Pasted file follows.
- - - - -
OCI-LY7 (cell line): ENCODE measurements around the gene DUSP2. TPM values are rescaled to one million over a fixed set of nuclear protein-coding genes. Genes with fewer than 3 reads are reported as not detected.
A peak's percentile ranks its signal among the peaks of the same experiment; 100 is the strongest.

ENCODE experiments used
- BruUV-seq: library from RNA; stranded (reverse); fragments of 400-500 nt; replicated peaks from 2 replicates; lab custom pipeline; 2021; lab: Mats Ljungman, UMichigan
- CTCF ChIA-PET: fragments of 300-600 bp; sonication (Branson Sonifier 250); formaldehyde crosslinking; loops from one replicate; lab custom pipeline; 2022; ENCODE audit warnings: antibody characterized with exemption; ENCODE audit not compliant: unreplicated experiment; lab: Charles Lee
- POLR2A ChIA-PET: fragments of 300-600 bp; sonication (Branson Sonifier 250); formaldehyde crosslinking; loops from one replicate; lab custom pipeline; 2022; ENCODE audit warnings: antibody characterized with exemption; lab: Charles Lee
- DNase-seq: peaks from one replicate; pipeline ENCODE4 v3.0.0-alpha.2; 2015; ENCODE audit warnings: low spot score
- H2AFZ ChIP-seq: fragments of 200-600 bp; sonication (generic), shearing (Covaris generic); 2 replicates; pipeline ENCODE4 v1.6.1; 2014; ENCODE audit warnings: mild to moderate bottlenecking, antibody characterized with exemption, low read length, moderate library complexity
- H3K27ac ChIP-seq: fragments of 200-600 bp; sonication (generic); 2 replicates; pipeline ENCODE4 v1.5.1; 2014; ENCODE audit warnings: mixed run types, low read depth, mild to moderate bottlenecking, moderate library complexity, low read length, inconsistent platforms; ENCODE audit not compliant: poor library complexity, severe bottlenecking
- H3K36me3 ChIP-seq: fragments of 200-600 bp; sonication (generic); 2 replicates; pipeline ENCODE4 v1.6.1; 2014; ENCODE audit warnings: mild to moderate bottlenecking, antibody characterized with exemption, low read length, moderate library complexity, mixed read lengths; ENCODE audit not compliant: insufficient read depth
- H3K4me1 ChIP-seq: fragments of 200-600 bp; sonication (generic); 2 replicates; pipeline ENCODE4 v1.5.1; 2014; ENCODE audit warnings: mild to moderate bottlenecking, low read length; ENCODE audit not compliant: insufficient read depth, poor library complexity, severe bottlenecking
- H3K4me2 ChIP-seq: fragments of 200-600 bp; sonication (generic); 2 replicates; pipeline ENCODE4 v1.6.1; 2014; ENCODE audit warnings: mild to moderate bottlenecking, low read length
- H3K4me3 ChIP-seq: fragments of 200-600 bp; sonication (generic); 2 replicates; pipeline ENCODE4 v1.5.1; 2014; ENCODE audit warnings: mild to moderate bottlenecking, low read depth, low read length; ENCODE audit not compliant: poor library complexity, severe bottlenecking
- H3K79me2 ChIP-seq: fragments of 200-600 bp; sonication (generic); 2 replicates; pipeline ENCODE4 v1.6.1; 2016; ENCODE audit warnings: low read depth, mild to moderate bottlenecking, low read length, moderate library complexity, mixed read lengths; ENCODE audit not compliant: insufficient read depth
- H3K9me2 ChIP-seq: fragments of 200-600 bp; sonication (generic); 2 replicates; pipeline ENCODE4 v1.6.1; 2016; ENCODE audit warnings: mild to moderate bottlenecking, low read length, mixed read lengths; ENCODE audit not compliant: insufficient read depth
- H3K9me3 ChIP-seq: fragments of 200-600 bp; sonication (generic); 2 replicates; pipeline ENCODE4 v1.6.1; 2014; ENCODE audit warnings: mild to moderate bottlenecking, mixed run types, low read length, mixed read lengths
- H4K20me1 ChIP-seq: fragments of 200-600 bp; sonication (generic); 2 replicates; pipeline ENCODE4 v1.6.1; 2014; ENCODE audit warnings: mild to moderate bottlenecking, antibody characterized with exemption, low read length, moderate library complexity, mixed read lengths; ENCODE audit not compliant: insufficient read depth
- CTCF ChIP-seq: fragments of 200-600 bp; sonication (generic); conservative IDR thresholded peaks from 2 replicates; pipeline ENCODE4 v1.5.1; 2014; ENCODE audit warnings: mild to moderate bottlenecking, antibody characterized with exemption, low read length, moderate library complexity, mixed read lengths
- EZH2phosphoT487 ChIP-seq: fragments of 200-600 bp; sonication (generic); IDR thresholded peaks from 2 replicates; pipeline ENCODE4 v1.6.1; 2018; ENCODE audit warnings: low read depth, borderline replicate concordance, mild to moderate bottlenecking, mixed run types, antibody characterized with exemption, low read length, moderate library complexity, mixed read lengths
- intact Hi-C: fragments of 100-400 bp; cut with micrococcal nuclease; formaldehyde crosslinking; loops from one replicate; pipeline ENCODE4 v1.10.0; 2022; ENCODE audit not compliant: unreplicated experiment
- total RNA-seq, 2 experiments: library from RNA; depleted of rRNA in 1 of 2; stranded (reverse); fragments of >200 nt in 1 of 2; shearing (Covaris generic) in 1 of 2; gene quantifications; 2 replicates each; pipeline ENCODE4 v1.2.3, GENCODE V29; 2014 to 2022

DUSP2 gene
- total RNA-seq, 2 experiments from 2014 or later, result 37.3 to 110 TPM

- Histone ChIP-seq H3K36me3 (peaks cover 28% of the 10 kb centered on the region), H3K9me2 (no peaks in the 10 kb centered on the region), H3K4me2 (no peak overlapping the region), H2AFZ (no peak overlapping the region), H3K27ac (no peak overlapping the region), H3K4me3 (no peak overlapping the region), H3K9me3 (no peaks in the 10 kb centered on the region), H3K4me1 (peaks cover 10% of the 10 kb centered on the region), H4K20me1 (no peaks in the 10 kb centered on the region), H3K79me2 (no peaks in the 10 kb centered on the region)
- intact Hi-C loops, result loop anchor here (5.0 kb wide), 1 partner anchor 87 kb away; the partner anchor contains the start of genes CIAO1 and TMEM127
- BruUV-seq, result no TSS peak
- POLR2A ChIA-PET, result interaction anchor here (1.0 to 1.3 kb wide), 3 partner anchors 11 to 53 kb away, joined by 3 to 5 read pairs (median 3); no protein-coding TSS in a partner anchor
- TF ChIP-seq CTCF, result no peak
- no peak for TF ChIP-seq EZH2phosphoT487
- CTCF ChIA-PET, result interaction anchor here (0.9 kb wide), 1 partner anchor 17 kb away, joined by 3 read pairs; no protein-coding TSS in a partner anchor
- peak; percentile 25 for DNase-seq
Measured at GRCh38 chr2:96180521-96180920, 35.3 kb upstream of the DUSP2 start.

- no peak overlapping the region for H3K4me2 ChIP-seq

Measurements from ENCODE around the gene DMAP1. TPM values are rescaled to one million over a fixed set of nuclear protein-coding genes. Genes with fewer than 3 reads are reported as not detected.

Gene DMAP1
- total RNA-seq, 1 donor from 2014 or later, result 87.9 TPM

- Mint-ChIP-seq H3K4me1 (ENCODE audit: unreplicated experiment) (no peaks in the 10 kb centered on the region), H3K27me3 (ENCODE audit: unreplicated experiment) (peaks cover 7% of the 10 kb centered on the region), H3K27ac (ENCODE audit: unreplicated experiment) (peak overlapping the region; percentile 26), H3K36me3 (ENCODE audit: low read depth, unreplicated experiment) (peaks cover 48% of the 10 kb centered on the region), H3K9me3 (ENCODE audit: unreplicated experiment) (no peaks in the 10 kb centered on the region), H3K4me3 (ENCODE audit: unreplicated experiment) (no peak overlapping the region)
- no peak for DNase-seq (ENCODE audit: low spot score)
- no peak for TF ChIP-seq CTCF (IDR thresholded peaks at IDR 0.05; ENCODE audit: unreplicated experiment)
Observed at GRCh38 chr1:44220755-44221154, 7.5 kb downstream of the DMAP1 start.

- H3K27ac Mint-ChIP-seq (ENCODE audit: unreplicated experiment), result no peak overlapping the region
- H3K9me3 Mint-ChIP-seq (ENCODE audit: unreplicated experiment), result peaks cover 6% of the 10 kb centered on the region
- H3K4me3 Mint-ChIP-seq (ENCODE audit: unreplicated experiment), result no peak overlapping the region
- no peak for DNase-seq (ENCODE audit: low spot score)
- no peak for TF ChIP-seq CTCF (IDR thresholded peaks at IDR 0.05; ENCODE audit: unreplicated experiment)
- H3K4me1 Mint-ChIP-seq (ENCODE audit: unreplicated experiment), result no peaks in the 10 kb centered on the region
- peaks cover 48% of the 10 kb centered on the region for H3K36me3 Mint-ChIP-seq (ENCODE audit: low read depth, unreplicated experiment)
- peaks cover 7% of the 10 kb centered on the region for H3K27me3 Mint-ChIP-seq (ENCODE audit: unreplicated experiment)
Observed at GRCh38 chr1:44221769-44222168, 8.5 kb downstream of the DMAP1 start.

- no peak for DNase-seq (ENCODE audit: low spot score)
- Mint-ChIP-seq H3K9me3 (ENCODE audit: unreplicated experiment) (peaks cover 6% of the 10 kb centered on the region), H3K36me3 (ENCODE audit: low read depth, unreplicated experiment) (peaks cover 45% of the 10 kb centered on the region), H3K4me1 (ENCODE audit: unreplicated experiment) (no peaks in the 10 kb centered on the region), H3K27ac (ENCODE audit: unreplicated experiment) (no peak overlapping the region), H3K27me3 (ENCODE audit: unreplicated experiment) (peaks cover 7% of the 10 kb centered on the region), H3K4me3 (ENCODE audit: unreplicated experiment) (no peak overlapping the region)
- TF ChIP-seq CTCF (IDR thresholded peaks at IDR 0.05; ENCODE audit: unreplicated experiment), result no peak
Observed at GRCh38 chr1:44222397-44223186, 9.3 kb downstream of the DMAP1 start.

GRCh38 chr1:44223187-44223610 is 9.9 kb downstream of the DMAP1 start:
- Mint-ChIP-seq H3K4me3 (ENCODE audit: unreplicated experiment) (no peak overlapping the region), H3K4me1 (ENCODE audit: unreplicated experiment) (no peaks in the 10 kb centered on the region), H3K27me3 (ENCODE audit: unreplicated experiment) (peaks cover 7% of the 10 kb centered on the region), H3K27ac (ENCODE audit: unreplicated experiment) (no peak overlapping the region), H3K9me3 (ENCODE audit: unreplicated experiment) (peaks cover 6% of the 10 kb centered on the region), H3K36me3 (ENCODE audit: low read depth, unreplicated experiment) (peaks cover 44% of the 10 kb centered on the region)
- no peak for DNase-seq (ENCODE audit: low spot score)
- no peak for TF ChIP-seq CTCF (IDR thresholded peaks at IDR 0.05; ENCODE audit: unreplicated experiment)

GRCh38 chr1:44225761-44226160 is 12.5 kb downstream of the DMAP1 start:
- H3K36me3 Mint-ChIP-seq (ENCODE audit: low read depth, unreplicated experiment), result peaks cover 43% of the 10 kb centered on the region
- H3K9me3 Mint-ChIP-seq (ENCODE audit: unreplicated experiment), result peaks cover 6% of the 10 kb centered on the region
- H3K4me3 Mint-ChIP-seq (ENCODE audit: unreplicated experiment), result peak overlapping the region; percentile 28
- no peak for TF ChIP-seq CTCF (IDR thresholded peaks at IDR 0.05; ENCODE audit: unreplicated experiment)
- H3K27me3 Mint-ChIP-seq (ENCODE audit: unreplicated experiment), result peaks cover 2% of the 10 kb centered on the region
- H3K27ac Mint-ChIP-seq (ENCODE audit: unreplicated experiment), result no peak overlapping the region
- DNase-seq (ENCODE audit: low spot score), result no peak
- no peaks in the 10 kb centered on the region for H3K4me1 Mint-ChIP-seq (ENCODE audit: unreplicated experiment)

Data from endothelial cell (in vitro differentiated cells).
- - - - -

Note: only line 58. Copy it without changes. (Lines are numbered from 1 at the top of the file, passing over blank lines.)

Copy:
GRCh38 chr1:44225761-44226160 is 12.5 kb downstream of the DMAP1 start: